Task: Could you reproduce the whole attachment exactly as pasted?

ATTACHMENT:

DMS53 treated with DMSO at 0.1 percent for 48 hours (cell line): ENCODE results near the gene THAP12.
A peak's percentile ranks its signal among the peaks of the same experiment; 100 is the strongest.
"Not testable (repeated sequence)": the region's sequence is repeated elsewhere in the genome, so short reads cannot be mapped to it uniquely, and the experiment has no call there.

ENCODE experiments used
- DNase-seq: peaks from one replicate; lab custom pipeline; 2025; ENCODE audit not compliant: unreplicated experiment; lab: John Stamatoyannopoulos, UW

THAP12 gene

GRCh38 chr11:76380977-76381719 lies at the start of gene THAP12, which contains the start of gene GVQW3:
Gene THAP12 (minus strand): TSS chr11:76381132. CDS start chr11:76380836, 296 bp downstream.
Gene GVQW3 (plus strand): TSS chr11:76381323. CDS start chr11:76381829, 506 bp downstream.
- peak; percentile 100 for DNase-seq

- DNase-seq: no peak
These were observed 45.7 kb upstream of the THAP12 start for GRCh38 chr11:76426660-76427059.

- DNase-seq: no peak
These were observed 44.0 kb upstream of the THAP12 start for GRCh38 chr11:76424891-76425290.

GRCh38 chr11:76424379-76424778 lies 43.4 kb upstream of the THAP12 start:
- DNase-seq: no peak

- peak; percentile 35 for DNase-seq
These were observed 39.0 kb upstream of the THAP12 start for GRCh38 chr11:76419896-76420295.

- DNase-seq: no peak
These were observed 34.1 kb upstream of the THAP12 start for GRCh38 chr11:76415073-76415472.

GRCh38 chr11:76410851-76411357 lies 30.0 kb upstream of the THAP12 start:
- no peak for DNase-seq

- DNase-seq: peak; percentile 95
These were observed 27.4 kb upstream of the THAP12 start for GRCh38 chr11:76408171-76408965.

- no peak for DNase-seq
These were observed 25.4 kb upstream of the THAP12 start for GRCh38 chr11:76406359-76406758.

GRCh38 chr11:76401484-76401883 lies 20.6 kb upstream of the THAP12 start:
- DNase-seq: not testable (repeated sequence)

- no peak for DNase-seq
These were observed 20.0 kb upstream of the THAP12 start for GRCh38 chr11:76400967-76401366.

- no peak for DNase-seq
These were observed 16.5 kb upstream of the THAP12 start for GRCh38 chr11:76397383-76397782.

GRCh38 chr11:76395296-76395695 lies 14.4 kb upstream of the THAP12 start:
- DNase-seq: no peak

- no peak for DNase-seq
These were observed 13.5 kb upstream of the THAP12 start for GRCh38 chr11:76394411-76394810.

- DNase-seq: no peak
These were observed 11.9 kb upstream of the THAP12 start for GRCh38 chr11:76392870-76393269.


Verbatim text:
DMS53 treated with DMSO at 0.1 percent for 48 hours (cell line): ENCODE results near the gene THAP12.
A peak's percentile ranks its signal among the peaks of the same experiment; 100 is the strongest.
"Not testable (repeated sequence)": the region's sequence is repeated elsewhere in the genome, so short reads cannot be mapped to it uniquely, and the experiment has no call there.

ENCODE experiments used
- DNase-seq: peaks from one replicate; lab custom pipeline; 2025; ENCODE audit not compliant: unreplicated experiment; lab: John Stamatoyannopoulos, UW

THAP12 gene

GRCh38 chr11:76380977-76381719 lies at the start of gene THAP12, which contains the start of gene GVQW3:
Gene THAP12 (minus strand): TSS chr11:76381132. CDS start chr11:76380836, 296 bp downstream.
Gene GVQW3 (plus strand): TSS chr11:76381323. CDS start chr11:76381829, 506 bp downstream.
- peak; percentile 100 for DNase-seq

- DNase-seq: no peak
These were observed 45.7 kb upstream of the THAP12 start for GRCh38 chr11:76426660-76427059.

- DNase-seq: no peak
These were observed 44.0 kb upstream of the THAP12 start for GRCh38 chr11:76424891-76425290.

GRCh38 chr11:76424379-76424778 lies 43.4 kb upstream of the THAP12 start:
- DNase-seq: no peak

- peak; percentile 35 for DNase-seq
These were observed 39.0 kb upstream of the THAP12 start for GRCh38 chr11:76419896-76420295.

- DNase-seq: no peak
These were observed 34.1 kb upstream of the THAP12 start for GRCh38 chr11:76415073-76415472.

GRCh38 chr11:76410851-76411357 lies 30.0 kb upstream of the THAP12 start:
- no peak for DNase-seq

- DNase-seq: peak; percentile 95
These were observed 27.4 kb upstream of the THAP12 start for GRCh38 chr11:76408171-76408965.

- no peak for DNase-seq
These were observed 25.4 kb upstream of the THAP12 start for GRCh38 chr11:76406359-76406758.

GRCh38 chr11:76401484-76401883 lies 20.6 kb upstream of the THAP12 start:
- DNase-seq: not testable (repeated sequence)

- no peak for DNase-seq
These were observed 20.0 kb upstream of the THAP12 start for GRCh38 chr11:76400967-76401366.

- no peak for DNase-seq
These were observed 16.5 kb upstream of the THAP12 start for GRCh38 chr11:76397383-76397782.

GRCh38 chr11:76395296-76395695 lies 14.4 kb upstream of the THAP12 start:
- DNase-seq: no peak

- no peak for DNase-seq
These were observed 13.5 kb upstream of the THAP12 start for GRCh38 chr11:76394411-76394810.

- DNase-seq: no peak
These were observed 11.9 kb upstream of the THAP12 start for GRCh38 chr11:76392870-76393269.